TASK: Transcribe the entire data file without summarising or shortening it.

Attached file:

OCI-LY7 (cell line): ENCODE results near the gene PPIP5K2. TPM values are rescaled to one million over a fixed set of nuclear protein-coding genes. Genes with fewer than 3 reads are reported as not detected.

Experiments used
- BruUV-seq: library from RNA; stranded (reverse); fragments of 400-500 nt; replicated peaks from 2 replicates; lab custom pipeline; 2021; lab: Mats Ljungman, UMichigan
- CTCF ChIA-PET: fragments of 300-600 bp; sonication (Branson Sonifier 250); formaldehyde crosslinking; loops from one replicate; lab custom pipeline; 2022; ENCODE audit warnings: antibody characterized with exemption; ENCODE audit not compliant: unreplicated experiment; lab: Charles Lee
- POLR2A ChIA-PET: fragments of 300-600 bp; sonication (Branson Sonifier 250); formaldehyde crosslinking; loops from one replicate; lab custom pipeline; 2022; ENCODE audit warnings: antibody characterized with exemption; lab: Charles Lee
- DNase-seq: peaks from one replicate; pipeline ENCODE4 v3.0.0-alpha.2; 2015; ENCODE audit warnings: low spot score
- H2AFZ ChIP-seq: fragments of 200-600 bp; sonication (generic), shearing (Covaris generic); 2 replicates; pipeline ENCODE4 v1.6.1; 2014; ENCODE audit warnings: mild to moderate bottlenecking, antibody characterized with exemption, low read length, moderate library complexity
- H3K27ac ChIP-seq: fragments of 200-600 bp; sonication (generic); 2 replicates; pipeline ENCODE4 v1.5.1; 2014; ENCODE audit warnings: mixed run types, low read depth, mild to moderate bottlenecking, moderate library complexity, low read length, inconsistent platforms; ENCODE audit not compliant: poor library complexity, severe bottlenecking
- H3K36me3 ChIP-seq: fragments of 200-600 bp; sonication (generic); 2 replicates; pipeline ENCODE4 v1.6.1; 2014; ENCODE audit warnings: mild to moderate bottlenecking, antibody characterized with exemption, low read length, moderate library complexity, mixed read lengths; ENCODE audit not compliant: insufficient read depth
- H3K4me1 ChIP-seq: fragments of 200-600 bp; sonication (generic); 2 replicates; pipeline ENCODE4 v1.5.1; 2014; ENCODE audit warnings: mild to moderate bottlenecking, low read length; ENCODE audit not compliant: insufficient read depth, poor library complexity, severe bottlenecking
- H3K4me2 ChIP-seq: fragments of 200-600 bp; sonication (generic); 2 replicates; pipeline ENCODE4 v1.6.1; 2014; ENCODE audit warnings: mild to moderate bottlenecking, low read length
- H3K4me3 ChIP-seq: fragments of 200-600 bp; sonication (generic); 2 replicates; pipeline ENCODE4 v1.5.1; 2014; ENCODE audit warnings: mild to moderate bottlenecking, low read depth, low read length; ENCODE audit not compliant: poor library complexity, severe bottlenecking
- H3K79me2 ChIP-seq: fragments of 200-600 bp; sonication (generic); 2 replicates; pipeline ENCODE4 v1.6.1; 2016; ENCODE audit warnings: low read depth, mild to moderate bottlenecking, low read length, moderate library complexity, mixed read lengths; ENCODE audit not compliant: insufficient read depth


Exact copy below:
OCI-LY7 (cell line): ENCODE results near the gene PPIP5K2. TPM values are rescaled to one million over a fixed set of nuclear protein-coding genes. Genes with fewer than 3 reads are reported as not detected.

Experiments used
- BruUV-seq: library from RNA; stranded (reverse); fragments of 400-500 nt; replicated peaks from 2 replicates; lab custom pipeline; 2021; lab: Mats Ljungman, UMichigan
- CTCF ChIA-PET: fragments of 300-600 bp; sonication (Branson Sonifier 250); formaldehyde crosslinking; loops from one replicate; lab custom pipeline; 2022; ENCODE audit warnings: antibody characterized with exemption; ENCODE audit not compliant: unreplicated experiment; lab: Charles Lee
- POLR2A ChIA-PET: fragments of 300-600 bp; sonication (Branson Sonifier 250); formaldehyde crosslinking; loops from one replicate; lab custom pipeline; 2022; ENCODE audit warnings: antibody characterized with exemption; lab: Charles Lee
- DNase-seq: peaks from one replicate; pipeline ENCODE4 v3.0.0-alpha.2; 2015; ENCODE audit warnings: low spot score
- H2AFZ ChIP-seq: fragments of 200-600 bp; sonication (generic), shearing (Covaris generic); 2 replicates; pipeline ENCODE4 v1.6.1; 2014; ENCODE audit warnings: mild to moderate bottlenecking, antibody characterized with exemption, low read length, moderate library complexity
- H3K27ac ChIP-seq: fragments of 200-600 bp; sonication (generic); 2 replicates; pipeline ENCODE4 v1.5.1; 2014; ENCODE audit warnings: mixed run types, low read depth, mild to moderate bottlenecking, moderate library complexity, low read length, inconsistent platforms; ENCODE audit not compliant: poor library complexity, severe bottlenecking
- H3K36me3 ChIP-seq: fragments of 200-600 bp; sonication (generic); 2 replicates; pipeline ENCODE4 v1.6.1; 2014; ENCODE audit warnings: mild to moderate bottlenecking, antibody characterized with exemption, low read length, moderate library complexity, mixed read lengths; ENCODE audit not compliant: insufficient read depth
- H3K4me1 ChIP-seq: fragments of 200-600 bp; sonication (generic); 2 replicates; pipeline ENCODE4 v1.5.1; 2014; ENCODE audit warnings: mild to moderate bottlenecking, low read length; ENCODE audit not compliant: insufficient read depth, poor library complexity, severe bottlenecking
- H3K4me2 ChIP-seq: fragments of 200-600 bp; sonication (generic); 2 replicates; pipeline ENCODE4 v1.6.1; 2014; ENCODE audit warnings: mild to moderate bottlenecking, low read length
- H3K4me3 ChIP-seq: fragments of 200-600 bp; sonication (generic); 2 replicates; pipeline ENCODE4 v1.5.1; 2014; ENCODE audit warnings: mild to moderate bottlenecking, low read depth, low read length; ENCODE audit not compliant: poor library complexity, severe bottlenecking
- H3K79me2 ChIP-seq: fragments of 200-600 bp; sonication (generic); 2 replicates; pipeline ENCODE4 v1.6.1; 2016; ENCODE audit warnings: low read depth, mild to moderate bottlenecking, low read length, moderate library complexity, mixed read lengths; ENCODE audit not compliant: insufficient read depth